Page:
Oscillator sync

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The oscillator sync control on an ARP Odyssey analogue synthesiser

Oscillator sync is a feature in some synthesizers with two or more VCOs, DCOs, or "virtual" oscillators. As one oscillator finishes a cycle, it resets the period of another oscillator, forcing the latter to have the same base frequency. This can produce a harmonically rich sound, the timbre of which can be altered by varying the synced oscillator's frequency. A synced oscillator that resets other oscillator(s) is called the master; the oscillators which it resets are called slaves. There are two common forms of oscillator sync which appear on synthesizers: Hard Sync and Soft Sync. According to Sound on Sound journalist Gordon Reid, oscillator sync is "one of the least understood facilities on any synthesizer".[1]

Hard Sync[edit]

The leader oscillator's pitch is generated by user input (typically the synthesizer's keyboard), and is arbitrary. The follower oscillator's pitch may be tuned to (or detuned from) this frequency, or may remain constant. Every time the leader oscillator's cycle repeats, the follower is retriggered, regardless of its position. If the follower is tuned to a lower frequency than the leader it will be forced to repeat before it completes an entire cycle, and if it is tuned to a higher frequency it will be forced to repeat partway through a second or third cycle. This technique ensures that the oscillators are technically playing at the same frequency, but the irregular cycle of the follower oscillator often causes complex timbres and the impression of harmony. If the tuning of the follower oscillator is swept, one may discern a harmonic sequence.[2]

This effect may be achieved by measuring the zero axis crossings of the leader oscillator and retriggering the follower oscillator after every other crossing.

This form of oscillator sync is more common than soft sync, but is prone to generating aliasing in naive digital implementations.

Soft Sync[edit]

There are several other kinds of sync which may also be called Soft Sync. In a Hard Sync setup, the follower oscillator is forced to reset to some level and phase (for example, zero) with every cycle of the leader regardless of position or direction of the follower waveform, which often generates asymmetrical shapes.

In some cases,[3][4] Soft Sync refers to a process intended to nudge and lock the follower oscillator into the same or an integer or fractional multiple of the leader oscillator frequency when they both have similar phases, similar to a phase-locked loop.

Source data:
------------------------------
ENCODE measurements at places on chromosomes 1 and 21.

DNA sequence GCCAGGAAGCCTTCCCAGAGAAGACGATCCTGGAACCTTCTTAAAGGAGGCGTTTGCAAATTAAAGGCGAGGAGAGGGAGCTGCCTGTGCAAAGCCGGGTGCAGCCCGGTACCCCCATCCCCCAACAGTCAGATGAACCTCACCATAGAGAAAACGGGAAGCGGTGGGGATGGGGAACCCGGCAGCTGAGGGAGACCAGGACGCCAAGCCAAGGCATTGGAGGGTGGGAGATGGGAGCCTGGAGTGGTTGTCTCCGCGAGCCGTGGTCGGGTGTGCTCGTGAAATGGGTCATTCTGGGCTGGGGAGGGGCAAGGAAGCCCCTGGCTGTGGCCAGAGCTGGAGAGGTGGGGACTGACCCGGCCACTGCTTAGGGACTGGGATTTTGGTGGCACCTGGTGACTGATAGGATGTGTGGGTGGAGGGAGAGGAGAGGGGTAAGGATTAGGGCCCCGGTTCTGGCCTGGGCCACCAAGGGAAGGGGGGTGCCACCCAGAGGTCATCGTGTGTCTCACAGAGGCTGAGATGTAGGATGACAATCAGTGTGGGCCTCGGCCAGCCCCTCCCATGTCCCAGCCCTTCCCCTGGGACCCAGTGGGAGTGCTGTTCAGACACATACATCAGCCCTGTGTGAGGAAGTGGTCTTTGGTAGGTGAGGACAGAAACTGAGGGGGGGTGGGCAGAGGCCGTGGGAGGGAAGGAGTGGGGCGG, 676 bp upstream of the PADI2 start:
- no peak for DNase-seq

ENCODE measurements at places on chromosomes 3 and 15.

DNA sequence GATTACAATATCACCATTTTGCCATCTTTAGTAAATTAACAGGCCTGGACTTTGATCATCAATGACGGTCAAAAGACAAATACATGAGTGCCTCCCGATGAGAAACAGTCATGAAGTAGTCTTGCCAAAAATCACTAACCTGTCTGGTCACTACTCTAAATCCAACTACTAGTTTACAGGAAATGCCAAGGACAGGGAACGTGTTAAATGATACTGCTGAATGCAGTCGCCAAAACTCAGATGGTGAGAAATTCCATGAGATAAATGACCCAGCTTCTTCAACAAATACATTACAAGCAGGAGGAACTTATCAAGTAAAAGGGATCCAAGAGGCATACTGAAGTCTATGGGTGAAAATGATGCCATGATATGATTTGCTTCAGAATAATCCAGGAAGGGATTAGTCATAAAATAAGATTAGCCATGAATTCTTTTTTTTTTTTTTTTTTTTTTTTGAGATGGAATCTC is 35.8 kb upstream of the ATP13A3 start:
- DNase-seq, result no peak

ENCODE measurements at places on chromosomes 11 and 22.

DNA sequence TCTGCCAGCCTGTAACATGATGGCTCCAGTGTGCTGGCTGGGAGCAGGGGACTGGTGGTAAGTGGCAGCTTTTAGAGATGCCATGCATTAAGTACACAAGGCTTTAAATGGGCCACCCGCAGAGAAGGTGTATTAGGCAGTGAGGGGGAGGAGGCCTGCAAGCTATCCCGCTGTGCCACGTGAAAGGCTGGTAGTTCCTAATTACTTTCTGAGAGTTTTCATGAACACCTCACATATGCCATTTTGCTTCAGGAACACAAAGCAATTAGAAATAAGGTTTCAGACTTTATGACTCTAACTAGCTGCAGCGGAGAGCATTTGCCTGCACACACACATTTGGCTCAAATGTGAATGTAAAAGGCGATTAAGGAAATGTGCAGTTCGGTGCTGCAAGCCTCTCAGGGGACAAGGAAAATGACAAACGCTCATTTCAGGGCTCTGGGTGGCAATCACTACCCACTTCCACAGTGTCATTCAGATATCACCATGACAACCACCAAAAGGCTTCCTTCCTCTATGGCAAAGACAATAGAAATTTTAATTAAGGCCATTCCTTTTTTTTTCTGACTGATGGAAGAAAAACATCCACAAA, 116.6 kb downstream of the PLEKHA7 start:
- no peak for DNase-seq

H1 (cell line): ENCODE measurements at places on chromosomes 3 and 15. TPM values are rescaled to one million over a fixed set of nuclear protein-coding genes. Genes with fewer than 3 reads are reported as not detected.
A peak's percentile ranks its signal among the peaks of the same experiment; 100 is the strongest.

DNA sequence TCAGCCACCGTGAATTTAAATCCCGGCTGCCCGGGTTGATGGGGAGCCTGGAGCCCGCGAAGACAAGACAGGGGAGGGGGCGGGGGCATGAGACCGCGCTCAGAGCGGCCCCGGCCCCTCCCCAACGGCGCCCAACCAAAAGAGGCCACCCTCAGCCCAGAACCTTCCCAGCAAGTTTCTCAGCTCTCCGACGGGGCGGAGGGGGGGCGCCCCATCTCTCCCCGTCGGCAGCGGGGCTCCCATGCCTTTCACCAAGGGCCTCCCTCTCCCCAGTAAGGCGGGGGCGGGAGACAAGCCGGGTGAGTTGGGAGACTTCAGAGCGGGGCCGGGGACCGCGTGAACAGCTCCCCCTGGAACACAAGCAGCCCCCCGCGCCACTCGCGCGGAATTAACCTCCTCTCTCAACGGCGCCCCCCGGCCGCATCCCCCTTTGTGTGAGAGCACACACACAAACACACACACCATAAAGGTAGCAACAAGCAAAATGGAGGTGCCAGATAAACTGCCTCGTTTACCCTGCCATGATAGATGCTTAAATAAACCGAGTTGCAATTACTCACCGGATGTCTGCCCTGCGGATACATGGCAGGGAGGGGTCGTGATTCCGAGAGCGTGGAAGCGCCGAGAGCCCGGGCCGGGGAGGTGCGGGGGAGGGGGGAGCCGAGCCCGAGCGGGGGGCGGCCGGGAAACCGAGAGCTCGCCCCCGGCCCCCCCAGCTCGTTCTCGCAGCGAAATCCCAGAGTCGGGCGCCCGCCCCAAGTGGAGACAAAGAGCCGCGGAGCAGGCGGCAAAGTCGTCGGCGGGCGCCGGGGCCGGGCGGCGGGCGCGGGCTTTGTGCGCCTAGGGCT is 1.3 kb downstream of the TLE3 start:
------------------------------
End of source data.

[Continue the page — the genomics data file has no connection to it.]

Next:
Reversing Sync[edit]

This form of oscillator sync is less common. This form is very similar to Hard Sync, with one small difference. In Reversing Soft Sync, rather than resetting to zero, the wave is inverted; that is, its direction is reversed. Reversing Soft Sync is more associated with analog triangle core oscillators than analog sawtooth core oscillators.

Threshold or Weak Sync[edit]

Several kinds of Soft Sync use comparison thresholds:

  • Hard Sync which is disabled when the frequency or amplitude of the follower crosses a user-defined threshold.
  • Hard Sync which is disabled when the frequency of the follower extends too high above or too far below the frequency of the leader.
  • Hard Sync which is disabled when the frequency of the follower is lower than the frequency of the leader.

Soft Sync may accurately refer to any of these, depending on the synthesizer or manufacturer in question.

Phase Advance 'Sync'[edit]

The phase of the follower is advanced by some amount when the leader oscillator level crosses some threshold. Used for audio synthesis, this may give an audible effect similar to Soft Sync.

Reset Inhibit Sync[edit]

When the leader oscillator crosses some threshold, the normal reset of the follower is disabled: it will stick at its final level, positive or negative. When the leader crosses back over some threshold, the follower is reset.

Overlap Sync[edit]

In this method, the current wave completes but a new waveform is generated at the sync pulse. The tail of the old wave and the new wave are output summed if they overlap.

Digital Implementation Aspects[edit]

Naive approaches to sync in digital oscillators will result in aliasing. To prevent this, band-limited methods such as additive synthesis, BLIT (Band-Limited Impulse Train)[5] or BLEP (Band-Limited Step) must be adopted to avoid aliasing.[6]

In a digital oscillator, best practice is that the follower will not be reset to the identical phase each cycle, but to a phase advanced by an equivalent time to the phase of the leader at the reset. This prevents jitter in the follower frequency and provides truer synchronization.[citation needed]

For digital oscillators, Reversing Sync may less frequently generate aliasing.[citation needed] This effect may be naively implemented by measuring the zero axis crossings of the leader oscillator and reversing the slope of the follower oscillator after every other crossing.

For digital implementation, note that none of the Threshold or Weak Sync methods actually synthesize the waveform in a way different from Hard Sync (rather, they selectively deactivate it).

Overlap sync is primarily a digital technique with simple implementation, such as used in FOF;[7] an analog implementation could be a highly damped sine oscillator excited by the reset pulse.

Sync-based Architectures[edit]

A variety of synthesis architectures are based on sync, often used in conjunction with amplitude, frequency, or phase modulation. Such architectures include VOSIM and physical modelling synthesis.